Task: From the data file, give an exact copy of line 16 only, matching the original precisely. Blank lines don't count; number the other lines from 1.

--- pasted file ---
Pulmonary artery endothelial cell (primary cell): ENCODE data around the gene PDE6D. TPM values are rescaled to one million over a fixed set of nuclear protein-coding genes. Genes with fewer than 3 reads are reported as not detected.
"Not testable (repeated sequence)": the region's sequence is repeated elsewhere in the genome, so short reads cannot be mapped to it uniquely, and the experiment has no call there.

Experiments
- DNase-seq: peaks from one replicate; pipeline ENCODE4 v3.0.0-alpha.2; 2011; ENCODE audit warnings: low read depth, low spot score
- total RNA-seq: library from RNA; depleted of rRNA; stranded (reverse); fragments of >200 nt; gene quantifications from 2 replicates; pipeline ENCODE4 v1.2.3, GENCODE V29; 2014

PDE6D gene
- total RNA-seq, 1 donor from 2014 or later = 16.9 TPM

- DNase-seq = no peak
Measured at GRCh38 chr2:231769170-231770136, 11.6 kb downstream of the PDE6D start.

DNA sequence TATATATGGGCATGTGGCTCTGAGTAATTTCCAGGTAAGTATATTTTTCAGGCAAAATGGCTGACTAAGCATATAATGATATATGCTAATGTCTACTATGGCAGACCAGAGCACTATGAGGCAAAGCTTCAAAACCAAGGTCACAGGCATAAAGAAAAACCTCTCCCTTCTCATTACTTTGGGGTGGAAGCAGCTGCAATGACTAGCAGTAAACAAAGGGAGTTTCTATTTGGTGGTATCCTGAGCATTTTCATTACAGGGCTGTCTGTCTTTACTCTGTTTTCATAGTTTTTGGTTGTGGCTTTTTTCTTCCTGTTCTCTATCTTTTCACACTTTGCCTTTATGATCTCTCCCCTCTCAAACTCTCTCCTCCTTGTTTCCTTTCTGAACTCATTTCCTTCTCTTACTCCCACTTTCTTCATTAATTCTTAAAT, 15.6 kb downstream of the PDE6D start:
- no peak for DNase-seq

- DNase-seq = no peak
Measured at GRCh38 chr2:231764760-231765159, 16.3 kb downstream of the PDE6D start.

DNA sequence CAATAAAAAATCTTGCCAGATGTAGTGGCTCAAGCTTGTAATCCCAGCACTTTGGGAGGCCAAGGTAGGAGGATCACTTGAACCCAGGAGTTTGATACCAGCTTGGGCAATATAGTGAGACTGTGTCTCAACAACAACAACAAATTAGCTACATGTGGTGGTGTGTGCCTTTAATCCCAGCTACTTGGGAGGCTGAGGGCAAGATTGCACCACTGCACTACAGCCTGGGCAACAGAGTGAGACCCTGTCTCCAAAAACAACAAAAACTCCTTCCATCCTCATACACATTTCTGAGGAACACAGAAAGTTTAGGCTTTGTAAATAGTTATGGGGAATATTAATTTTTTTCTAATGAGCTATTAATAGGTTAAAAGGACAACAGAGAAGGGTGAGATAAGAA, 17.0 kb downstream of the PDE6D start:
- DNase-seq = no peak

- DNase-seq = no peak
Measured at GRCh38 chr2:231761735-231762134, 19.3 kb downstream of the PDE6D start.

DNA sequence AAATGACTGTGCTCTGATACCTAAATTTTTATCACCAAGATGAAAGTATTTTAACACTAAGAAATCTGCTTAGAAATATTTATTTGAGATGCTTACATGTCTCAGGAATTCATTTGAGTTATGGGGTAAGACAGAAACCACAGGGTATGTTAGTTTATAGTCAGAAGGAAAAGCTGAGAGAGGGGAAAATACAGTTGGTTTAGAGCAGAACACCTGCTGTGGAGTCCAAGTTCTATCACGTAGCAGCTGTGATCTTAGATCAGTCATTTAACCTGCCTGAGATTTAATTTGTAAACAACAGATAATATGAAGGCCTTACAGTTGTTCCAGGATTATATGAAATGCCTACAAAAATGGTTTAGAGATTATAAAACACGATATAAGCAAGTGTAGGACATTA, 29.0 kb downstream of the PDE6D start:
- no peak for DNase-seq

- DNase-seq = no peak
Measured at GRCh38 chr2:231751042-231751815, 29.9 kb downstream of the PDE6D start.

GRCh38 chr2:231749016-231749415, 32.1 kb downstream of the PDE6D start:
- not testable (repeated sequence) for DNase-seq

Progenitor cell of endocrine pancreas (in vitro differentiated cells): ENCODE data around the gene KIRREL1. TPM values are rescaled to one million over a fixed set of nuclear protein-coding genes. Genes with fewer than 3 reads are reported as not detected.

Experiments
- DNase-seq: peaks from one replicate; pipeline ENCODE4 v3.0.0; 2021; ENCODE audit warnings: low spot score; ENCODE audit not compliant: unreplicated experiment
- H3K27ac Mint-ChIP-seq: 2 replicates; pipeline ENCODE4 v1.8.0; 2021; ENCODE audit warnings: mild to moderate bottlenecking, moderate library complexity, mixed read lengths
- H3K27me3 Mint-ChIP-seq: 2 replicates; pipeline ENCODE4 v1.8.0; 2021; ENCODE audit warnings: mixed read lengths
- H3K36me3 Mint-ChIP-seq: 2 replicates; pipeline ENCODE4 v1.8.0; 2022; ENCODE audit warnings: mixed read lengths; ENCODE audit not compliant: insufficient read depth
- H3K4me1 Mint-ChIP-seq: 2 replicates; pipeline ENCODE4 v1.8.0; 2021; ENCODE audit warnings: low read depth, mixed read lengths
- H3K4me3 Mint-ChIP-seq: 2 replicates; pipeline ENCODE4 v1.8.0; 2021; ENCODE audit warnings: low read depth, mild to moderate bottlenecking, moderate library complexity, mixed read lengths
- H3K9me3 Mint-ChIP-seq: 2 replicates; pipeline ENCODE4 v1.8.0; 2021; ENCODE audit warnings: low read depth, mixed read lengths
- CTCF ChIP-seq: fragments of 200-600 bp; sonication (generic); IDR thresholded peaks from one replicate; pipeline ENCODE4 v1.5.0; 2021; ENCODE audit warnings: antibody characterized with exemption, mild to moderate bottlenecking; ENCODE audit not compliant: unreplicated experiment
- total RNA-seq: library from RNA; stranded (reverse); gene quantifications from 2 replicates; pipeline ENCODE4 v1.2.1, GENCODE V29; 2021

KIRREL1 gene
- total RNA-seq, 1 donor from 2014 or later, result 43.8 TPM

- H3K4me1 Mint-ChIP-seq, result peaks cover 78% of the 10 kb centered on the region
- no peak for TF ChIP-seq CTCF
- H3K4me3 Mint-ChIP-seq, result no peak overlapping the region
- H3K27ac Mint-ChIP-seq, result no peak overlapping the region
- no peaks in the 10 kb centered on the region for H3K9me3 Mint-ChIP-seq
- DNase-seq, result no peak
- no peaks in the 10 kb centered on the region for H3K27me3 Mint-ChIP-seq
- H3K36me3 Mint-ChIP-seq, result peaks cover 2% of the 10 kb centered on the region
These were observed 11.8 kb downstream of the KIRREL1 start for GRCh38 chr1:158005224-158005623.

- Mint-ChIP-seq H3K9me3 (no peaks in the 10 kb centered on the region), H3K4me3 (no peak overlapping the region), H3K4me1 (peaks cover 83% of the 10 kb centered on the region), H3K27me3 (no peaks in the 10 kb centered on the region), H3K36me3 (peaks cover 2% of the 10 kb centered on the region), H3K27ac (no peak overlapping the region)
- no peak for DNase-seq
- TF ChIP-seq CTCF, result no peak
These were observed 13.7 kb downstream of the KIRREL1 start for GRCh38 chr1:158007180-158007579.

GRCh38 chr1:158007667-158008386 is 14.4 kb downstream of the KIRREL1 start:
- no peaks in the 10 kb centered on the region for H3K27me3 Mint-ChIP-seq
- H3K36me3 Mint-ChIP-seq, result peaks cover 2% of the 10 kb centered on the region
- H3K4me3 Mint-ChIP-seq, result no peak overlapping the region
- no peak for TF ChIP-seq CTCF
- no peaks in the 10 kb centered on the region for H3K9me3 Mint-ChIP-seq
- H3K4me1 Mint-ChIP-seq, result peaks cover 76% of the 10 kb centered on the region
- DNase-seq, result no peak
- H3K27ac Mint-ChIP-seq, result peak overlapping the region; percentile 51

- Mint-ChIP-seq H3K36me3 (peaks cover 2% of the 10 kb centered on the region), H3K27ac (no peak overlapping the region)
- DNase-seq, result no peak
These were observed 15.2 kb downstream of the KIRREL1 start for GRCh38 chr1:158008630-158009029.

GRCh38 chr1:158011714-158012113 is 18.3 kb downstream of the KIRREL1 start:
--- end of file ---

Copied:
- DNase-seq = no peak